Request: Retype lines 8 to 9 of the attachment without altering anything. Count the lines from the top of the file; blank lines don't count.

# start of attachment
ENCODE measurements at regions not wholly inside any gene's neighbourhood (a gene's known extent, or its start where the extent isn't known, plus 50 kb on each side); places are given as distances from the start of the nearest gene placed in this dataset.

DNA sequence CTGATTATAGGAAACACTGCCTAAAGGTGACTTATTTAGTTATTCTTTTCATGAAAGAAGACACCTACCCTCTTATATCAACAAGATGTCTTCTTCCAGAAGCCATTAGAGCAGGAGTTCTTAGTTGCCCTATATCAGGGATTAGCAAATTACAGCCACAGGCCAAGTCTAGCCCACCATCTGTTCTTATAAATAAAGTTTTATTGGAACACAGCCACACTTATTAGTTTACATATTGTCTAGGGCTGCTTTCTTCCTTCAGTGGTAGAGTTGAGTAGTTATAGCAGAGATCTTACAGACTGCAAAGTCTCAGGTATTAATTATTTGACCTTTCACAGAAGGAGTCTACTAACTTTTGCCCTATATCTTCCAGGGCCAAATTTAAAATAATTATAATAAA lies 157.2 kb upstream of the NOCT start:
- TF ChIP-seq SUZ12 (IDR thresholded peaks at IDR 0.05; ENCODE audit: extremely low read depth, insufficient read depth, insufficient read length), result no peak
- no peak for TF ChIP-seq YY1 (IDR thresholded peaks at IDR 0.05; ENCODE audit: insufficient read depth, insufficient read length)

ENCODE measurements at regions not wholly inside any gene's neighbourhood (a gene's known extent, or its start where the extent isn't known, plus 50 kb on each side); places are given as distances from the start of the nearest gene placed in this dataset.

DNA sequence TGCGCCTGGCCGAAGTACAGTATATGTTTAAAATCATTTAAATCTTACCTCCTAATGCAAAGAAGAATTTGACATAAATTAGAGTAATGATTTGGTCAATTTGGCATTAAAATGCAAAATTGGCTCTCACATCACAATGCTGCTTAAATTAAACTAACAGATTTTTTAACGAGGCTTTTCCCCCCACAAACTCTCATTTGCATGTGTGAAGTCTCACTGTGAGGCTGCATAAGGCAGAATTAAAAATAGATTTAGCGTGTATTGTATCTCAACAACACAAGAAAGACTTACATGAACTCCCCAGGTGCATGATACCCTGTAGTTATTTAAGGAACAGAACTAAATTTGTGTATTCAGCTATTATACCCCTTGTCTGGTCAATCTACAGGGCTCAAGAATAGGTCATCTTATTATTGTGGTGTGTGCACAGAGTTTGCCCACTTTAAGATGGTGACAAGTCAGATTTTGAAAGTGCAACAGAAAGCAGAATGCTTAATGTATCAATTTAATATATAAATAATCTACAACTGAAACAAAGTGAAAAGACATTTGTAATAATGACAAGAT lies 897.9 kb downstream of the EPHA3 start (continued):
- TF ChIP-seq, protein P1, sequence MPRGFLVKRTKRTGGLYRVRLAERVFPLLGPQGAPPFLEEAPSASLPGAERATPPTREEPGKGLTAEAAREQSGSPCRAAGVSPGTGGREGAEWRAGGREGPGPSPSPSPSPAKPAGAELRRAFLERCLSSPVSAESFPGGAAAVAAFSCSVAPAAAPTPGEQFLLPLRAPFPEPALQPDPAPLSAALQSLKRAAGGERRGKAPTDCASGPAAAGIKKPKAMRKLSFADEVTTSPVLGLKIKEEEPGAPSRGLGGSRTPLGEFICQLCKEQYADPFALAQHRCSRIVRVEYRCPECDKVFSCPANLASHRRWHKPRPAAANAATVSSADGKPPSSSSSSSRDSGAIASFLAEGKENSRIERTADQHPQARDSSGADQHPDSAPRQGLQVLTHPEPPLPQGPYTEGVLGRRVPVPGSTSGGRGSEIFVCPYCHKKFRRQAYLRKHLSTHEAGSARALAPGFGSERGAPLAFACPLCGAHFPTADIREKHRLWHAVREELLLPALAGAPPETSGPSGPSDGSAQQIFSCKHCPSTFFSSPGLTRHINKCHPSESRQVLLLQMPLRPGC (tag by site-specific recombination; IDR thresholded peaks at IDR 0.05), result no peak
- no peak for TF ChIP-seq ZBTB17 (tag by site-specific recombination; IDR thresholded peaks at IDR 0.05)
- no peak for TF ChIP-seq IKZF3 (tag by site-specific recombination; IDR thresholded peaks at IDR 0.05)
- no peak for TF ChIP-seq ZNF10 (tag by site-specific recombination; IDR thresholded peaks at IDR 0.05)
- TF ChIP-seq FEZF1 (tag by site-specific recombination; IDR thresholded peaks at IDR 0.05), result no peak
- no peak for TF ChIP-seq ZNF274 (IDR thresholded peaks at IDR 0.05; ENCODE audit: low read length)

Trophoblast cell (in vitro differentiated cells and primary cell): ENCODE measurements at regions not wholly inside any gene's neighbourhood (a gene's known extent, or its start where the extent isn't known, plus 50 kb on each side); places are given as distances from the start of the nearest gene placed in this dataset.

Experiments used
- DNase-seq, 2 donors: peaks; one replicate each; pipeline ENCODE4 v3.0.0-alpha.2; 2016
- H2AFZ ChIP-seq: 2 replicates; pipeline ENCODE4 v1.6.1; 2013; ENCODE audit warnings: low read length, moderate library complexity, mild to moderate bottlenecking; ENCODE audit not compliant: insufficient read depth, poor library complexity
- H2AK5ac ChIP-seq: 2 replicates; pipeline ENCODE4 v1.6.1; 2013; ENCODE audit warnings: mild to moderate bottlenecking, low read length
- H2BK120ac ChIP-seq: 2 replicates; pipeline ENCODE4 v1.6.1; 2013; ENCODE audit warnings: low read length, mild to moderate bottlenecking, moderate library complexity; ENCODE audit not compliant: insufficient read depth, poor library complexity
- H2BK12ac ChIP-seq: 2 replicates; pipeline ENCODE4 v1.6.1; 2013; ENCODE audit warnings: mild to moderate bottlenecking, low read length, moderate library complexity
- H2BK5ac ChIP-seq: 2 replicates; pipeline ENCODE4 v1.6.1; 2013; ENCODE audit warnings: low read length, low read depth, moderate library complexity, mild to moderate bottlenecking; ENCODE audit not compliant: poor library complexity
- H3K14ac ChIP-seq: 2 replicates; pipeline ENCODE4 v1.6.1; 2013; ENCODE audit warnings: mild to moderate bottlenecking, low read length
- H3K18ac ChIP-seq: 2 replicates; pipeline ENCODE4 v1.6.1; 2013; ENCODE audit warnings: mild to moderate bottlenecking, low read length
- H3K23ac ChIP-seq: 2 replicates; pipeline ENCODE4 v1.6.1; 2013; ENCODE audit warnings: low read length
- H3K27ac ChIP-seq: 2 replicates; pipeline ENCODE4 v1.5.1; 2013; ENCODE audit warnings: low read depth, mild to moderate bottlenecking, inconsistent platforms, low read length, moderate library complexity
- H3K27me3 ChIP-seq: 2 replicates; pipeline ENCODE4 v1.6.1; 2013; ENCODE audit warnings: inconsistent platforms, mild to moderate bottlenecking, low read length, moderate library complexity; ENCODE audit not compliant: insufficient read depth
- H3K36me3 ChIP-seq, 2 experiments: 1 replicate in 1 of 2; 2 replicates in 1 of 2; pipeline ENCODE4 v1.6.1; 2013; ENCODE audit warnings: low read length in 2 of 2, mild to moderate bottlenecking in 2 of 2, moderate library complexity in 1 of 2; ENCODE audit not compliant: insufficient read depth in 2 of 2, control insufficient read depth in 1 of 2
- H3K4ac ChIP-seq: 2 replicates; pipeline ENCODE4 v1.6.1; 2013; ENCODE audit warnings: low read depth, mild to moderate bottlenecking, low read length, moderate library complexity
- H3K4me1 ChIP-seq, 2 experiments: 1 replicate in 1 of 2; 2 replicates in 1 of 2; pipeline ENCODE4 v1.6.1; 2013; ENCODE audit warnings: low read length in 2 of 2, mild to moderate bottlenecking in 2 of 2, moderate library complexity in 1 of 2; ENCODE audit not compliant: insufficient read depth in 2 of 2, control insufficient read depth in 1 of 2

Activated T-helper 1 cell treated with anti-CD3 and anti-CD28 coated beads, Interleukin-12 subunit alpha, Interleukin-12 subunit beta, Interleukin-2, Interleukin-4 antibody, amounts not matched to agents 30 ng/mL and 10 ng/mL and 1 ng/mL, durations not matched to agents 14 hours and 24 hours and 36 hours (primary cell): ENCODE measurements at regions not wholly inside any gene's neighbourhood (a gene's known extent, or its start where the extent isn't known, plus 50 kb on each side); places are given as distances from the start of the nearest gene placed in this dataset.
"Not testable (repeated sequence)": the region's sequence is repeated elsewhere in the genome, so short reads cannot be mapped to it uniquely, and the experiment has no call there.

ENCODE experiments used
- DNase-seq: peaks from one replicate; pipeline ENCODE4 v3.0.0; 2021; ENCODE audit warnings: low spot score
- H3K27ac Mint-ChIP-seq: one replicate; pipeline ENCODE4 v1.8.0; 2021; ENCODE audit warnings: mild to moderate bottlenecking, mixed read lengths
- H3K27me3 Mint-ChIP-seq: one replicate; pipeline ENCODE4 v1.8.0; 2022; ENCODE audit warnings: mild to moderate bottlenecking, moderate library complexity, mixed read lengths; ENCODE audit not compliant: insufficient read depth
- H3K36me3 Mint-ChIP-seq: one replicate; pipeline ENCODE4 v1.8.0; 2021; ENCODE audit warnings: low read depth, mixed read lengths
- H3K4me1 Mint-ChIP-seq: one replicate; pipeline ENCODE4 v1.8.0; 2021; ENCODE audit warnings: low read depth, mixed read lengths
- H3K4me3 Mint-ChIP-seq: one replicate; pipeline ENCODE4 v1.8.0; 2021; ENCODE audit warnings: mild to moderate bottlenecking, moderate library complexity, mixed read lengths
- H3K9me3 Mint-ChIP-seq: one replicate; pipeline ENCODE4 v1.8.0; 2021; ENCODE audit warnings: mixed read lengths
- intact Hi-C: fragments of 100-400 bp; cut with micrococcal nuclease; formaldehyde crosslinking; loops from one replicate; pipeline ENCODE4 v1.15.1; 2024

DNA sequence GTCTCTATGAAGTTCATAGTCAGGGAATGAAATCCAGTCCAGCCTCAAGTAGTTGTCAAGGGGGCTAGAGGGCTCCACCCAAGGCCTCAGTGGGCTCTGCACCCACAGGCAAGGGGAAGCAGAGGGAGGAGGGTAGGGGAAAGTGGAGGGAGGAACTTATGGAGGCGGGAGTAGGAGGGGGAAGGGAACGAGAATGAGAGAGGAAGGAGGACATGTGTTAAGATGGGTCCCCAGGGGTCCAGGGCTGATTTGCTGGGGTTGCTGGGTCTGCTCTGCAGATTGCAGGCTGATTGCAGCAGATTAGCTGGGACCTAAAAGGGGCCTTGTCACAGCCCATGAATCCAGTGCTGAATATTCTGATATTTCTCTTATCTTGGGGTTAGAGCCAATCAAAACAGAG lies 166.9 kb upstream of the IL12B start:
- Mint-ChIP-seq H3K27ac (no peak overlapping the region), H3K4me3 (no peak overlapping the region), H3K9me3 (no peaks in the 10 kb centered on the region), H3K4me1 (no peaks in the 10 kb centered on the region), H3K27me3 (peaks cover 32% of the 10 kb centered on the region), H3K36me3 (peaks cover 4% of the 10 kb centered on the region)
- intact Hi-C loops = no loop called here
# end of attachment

- no peak for TF ChIP-seq ZBTB17 (tag by site-specific recombination; IDR thresholded peaks at IDR 0.05)
- no peak for TF ChIP-seq IKZF3 (tag by site-specific recombination; IDR thresholded peaks at IDR 0.05)